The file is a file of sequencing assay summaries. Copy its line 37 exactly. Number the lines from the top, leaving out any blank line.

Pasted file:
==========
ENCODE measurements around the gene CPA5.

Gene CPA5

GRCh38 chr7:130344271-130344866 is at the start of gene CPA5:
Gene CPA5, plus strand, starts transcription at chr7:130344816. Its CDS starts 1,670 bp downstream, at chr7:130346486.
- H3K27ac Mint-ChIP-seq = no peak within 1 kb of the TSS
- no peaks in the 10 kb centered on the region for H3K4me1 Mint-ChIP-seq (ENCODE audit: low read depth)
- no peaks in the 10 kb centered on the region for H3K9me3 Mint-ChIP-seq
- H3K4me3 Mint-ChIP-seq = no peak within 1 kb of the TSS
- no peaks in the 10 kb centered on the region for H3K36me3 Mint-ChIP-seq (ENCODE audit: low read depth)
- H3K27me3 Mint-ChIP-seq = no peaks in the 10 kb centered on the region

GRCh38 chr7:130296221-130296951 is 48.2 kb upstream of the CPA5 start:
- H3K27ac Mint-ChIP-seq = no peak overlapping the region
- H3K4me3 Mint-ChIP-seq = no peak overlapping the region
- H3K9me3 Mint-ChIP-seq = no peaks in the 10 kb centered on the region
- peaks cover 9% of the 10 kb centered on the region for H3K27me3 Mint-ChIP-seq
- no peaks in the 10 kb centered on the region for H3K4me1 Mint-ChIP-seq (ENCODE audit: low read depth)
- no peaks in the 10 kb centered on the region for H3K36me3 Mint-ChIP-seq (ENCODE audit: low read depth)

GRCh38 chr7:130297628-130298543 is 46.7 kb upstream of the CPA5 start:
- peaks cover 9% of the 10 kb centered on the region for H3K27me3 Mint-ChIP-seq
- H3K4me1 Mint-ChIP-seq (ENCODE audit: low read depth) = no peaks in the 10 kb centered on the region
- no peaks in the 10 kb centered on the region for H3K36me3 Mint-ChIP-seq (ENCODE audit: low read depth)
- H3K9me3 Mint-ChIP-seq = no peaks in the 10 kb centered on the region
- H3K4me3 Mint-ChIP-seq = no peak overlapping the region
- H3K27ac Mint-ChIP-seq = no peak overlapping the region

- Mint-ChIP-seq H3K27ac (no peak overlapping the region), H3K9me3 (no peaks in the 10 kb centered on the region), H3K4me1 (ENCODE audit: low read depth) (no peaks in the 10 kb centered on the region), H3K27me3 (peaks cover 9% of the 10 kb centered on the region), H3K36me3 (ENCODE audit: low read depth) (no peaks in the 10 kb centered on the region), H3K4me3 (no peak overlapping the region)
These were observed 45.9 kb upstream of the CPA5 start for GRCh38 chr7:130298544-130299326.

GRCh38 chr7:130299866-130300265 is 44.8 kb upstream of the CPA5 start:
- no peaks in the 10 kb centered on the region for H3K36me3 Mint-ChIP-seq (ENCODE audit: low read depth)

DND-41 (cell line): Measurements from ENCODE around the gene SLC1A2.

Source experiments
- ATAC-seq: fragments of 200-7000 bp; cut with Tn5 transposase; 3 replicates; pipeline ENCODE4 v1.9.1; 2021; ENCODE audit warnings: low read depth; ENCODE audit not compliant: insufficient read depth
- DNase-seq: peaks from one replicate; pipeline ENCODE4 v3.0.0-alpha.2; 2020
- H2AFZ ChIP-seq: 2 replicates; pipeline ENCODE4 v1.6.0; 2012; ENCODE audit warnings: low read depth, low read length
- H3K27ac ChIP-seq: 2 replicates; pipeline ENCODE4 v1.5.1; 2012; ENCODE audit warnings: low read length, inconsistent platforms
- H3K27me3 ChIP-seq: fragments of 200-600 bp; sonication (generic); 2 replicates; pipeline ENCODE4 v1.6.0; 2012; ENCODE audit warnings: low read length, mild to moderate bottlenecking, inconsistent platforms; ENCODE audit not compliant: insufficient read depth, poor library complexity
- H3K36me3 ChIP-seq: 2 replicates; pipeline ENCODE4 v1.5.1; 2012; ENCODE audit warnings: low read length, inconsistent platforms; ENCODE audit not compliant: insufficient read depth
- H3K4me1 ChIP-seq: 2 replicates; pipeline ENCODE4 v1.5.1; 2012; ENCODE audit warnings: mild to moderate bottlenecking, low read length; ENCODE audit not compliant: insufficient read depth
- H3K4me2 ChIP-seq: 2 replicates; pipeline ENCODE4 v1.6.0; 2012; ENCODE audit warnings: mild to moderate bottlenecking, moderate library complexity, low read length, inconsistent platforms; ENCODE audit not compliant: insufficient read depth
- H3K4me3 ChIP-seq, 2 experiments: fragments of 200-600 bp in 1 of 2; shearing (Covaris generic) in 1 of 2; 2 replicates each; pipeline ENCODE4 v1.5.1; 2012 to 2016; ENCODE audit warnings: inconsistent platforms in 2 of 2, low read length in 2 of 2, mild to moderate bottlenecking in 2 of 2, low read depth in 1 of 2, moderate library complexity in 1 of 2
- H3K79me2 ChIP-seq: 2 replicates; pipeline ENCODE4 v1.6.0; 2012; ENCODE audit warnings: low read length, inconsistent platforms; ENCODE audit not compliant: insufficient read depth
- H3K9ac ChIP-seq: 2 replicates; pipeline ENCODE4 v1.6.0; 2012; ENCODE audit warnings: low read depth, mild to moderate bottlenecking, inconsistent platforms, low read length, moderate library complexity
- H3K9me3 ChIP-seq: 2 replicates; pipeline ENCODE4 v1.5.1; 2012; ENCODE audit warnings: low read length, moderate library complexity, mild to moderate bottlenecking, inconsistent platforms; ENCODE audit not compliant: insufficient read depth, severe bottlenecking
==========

- H3K4me1 ChIP-seq: 2 replicates; pipeline ENCODE4 v1.5.1; 2012; ENCODE audit warnings: mild to moderate bottlenecking, low read length; ENCODE audit not compliant: insufficient read depth